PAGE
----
In the equity universe, there are very few stocks that actually boast a consistent, long-term track record of wealth creation for shareholders. Even the bluest of the blue-chip stocks sometimes experience significant trouble on the stock market, and that’s still when these businesses are growing.
Consider the consumer staple business of The Procter & Gamble Company (NYSE/PG), which is one of the world’s most recognizable blue-chip companies. Back in 1999, the company didn’t quite meet Wall Street expectations and the result was a severe selloff in the shares. Even such a “safe” higher-dividend-paying stock like Procter & Gamble got hammered when it didn’t meet the Street’s desire for its earnings. The stock was promptly cut in half and took five full years to recover. Like I say, even the best of the best stocks experience trials and tribulations on the stock market.
One company that boasts one of the most consistent stock market performances in terms of capital gains is well-known PepsiCo, Inc. (NYSE/PEP). Not only does Pepsi make all kinds of sodas and other beverages, but the company also has a burgeoning snack business that recently beat Wall Street consensus in the third quarter. This stock is off about 10 full points from its 52-week high. If the stock’s track record is meaningful, one could argue that it pays to buy PepsiCo when its share price is down.
Another stock with a great long-term track record of wealth creation is United Technologies Corporation (NYSE/UTX). This is another Dow stock that’s proven to be highly resistant to the swings in the business cycle—at least according to its share price. If you pull up a 30-year chart on the stock, you could put a ruler on a diagonal underneath the share price and see the consistency of wealth creation. This is another large-cap stock that, according to its long-term track record, has paid off buying on the dips.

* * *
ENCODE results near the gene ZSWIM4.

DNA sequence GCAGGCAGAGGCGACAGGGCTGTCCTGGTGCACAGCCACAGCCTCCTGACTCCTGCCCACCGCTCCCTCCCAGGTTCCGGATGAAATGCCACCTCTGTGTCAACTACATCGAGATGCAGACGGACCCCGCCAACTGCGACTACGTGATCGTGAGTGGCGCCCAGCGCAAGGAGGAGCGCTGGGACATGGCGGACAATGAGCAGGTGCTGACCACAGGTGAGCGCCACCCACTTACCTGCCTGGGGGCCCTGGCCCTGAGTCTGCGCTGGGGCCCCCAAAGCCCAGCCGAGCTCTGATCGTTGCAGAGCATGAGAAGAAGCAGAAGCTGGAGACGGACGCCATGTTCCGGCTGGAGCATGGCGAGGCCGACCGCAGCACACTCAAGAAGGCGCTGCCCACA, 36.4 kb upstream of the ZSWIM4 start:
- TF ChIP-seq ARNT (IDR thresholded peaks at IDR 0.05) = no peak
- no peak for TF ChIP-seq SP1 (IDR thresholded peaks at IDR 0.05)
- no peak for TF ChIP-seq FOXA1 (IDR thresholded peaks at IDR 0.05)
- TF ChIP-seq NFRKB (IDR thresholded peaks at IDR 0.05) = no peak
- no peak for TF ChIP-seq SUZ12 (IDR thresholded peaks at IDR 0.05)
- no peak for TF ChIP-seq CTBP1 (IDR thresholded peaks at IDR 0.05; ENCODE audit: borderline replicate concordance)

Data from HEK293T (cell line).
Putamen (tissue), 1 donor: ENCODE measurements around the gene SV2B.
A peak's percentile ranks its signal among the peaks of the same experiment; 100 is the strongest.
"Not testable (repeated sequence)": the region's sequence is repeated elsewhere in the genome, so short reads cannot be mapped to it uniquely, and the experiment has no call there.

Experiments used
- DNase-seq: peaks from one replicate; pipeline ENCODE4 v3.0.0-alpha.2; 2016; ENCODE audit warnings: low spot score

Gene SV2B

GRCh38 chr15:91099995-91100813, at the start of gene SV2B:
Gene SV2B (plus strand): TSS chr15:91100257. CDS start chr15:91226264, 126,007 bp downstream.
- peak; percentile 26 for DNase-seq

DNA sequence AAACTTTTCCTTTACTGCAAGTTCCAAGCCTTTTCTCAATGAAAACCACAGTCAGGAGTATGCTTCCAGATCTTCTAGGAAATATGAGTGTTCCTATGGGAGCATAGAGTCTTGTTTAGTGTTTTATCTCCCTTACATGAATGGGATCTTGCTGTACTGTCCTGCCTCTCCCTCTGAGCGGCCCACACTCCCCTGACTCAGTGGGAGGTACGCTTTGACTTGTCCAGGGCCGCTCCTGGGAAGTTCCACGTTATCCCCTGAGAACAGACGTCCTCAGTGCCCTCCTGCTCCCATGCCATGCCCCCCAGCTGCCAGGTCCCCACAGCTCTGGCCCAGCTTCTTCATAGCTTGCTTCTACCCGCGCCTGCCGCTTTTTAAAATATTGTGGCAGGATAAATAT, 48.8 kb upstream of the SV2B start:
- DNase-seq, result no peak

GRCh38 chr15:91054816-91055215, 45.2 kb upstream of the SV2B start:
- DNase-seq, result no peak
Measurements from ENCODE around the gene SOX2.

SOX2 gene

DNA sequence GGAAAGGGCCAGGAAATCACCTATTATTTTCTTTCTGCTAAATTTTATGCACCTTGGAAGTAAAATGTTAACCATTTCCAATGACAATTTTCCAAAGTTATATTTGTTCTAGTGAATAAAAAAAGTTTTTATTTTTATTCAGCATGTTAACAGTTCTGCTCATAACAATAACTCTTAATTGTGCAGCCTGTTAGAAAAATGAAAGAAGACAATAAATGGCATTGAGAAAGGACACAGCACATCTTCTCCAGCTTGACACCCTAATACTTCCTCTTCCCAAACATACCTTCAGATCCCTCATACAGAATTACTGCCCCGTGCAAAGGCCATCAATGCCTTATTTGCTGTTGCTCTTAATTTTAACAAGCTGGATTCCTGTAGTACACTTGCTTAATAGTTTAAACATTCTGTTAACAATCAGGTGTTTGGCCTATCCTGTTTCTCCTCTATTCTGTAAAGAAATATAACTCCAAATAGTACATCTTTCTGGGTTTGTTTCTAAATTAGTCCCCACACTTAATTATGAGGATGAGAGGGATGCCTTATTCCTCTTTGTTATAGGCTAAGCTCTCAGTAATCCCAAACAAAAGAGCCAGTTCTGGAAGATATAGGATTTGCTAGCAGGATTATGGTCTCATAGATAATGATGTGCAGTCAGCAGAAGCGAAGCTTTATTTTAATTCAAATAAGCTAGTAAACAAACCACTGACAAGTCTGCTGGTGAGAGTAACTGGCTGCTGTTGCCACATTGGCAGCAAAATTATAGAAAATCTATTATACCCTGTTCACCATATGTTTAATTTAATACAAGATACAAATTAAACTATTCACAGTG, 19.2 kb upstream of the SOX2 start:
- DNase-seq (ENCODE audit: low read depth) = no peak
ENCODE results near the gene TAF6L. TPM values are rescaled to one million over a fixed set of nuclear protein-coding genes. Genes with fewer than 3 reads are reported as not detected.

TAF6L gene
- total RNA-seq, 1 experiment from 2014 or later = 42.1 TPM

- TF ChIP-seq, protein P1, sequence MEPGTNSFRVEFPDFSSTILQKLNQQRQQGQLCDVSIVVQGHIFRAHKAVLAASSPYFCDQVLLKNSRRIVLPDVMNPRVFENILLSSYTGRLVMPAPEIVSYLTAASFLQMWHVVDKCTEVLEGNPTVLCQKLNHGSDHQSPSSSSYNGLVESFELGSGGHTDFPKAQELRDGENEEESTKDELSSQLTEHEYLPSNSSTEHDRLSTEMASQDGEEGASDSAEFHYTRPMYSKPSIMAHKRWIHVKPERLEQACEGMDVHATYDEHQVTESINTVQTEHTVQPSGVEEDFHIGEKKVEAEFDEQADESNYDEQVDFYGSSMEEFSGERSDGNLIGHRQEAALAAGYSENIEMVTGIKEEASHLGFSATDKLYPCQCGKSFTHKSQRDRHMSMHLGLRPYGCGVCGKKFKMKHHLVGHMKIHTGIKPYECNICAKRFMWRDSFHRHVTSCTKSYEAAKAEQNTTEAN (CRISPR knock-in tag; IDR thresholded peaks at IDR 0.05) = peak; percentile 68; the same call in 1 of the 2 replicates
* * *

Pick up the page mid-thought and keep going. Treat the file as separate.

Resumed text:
The one sector that stands out as not providing the most consistent of investment returns to shareholders is technology. The trading action is pretty blatant for virtually all of the world’s most well-known technology companies over the last 25 years. There was the great surge in large-cap technology stocks leading up to the year 2000…then there was nothing.
For blue-chip investing, I’d rather own dividend-paying PepsiCo or United Technologies for a very long time rather than try to get the business cycle correct in more volatile industries. Consistency of investment return, along with preservation of capital, is a worthwhile goal in the stock market. I’d rather bet that people would still purchase soda and potato chips, ride elevators, and buy new a furnace or air conditioner over some big new technology from Silicon Valley. The proof is in the long-term track record. While this can’t predict the future, it’s something I think is very meaningful.